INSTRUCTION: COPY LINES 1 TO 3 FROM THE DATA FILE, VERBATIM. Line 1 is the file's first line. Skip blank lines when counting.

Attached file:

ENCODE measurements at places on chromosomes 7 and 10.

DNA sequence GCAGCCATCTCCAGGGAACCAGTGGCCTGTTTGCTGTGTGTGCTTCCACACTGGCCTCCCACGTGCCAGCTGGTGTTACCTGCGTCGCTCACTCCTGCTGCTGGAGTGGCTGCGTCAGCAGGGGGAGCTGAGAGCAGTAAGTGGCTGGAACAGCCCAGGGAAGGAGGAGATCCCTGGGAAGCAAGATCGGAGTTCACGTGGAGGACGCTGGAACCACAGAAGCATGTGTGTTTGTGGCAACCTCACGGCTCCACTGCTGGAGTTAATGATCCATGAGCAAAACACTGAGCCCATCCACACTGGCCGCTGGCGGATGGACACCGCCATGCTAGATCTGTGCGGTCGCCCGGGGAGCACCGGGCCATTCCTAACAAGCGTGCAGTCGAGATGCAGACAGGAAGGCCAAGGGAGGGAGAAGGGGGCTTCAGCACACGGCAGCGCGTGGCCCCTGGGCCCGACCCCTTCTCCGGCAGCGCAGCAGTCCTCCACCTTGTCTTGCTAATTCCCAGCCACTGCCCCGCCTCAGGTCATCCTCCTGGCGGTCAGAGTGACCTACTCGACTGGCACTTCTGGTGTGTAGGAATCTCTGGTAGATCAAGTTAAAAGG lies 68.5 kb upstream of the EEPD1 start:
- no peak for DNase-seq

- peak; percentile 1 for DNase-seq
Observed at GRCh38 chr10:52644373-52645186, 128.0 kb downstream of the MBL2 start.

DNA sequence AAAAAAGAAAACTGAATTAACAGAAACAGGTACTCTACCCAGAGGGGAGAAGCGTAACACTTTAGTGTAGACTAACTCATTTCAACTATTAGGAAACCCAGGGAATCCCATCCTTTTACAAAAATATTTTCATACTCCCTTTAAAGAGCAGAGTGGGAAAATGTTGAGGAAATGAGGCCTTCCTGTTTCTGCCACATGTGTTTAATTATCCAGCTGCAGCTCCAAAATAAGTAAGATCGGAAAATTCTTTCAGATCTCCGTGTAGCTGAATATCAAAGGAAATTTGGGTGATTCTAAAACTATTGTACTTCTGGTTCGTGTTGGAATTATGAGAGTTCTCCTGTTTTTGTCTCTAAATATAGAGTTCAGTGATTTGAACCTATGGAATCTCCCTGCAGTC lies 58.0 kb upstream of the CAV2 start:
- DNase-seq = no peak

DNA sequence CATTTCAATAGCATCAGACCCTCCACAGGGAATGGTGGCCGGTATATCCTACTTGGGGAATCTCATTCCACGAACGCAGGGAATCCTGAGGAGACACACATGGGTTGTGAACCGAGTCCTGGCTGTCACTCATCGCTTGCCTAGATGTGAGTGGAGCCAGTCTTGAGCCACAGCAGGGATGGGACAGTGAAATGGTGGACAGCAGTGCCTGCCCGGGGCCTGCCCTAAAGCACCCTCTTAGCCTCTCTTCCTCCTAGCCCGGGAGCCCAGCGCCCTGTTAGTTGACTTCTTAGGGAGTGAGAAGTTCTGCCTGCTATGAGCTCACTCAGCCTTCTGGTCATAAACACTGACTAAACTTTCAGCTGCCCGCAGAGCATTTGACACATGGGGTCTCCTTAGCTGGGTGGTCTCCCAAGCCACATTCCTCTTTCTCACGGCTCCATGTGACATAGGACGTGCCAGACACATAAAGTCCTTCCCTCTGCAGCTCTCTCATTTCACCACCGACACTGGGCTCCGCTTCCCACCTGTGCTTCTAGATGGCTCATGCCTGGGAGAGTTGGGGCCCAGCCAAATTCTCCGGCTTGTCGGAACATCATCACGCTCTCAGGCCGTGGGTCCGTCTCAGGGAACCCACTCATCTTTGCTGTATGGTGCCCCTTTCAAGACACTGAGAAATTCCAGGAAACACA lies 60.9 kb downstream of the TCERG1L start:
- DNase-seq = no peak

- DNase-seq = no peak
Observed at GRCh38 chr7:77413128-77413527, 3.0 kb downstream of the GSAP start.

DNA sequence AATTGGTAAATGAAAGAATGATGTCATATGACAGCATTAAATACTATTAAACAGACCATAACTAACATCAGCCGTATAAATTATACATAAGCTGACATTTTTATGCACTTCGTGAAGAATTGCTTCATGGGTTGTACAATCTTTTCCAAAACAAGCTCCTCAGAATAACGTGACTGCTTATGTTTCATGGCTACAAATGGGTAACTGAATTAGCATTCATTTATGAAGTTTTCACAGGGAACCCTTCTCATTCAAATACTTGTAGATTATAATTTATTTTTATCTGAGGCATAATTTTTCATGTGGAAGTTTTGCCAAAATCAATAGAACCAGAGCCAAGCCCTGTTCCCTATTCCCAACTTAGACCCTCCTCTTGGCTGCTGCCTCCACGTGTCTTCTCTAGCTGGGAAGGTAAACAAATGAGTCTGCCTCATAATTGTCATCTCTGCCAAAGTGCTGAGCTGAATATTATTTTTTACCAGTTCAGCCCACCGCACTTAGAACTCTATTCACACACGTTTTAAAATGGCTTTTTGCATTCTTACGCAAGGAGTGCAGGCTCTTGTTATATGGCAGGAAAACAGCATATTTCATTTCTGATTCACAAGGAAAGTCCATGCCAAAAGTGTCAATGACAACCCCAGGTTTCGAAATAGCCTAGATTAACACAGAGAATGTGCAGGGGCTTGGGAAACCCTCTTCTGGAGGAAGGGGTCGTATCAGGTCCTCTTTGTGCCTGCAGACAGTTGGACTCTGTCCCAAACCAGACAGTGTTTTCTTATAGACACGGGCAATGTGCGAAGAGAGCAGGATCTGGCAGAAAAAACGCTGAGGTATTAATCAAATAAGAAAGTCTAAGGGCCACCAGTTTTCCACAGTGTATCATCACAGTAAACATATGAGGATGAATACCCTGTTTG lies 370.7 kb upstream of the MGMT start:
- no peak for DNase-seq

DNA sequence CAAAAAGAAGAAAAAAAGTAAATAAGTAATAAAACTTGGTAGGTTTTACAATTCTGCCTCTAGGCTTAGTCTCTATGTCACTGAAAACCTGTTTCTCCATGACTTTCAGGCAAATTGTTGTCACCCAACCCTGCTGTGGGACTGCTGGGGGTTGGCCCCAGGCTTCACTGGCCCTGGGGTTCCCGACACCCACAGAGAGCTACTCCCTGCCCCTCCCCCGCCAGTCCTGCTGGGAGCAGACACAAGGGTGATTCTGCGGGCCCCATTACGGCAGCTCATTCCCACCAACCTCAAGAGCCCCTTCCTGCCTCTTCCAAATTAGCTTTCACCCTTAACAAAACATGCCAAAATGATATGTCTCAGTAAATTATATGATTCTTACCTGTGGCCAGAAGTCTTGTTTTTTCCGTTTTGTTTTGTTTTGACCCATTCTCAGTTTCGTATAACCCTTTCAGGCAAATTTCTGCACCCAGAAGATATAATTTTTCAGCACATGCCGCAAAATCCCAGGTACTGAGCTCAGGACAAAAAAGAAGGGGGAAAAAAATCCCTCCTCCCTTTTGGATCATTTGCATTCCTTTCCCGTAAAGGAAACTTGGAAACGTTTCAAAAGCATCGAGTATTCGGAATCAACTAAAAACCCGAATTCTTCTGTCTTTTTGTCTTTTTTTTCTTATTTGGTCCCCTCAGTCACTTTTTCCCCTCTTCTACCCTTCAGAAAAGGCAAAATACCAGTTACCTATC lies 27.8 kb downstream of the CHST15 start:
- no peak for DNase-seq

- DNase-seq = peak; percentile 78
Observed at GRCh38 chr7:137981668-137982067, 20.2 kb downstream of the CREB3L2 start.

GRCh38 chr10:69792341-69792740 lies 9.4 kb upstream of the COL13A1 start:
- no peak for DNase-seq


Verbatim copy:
ENCODE measurements at places on chromosomes 7 and 10.

DNA sequence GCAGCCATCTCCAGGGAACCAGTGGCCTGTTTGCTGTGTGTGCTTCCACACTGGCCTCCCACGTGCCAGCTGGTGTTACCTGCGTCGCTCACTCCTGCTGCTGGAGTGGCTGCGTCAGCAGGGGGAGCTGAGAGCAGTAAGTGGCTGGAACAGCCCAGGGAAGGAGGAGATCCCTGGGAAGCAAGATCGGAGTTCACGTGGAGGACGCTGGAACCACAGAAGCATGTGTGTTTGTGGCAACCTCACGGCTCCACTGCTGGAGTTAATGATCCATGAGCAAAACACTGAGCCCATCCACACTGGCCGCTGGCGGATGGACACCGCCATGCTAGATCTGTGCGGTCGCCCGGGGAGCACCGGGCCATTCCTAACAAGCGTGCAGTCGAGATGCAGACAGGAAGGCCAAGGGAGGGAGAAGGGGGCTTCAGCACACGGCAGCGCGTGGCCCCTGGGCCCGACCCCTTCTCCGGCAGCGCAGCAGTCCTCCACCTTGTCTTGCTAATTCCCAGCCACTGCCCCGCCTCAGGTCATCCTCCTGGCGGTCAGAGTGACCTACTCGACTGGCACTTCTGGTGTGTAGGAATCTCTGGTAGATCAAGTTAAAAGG lies 68.5 kb upstream of the EEPD1 start:
- no peak for DNase-seq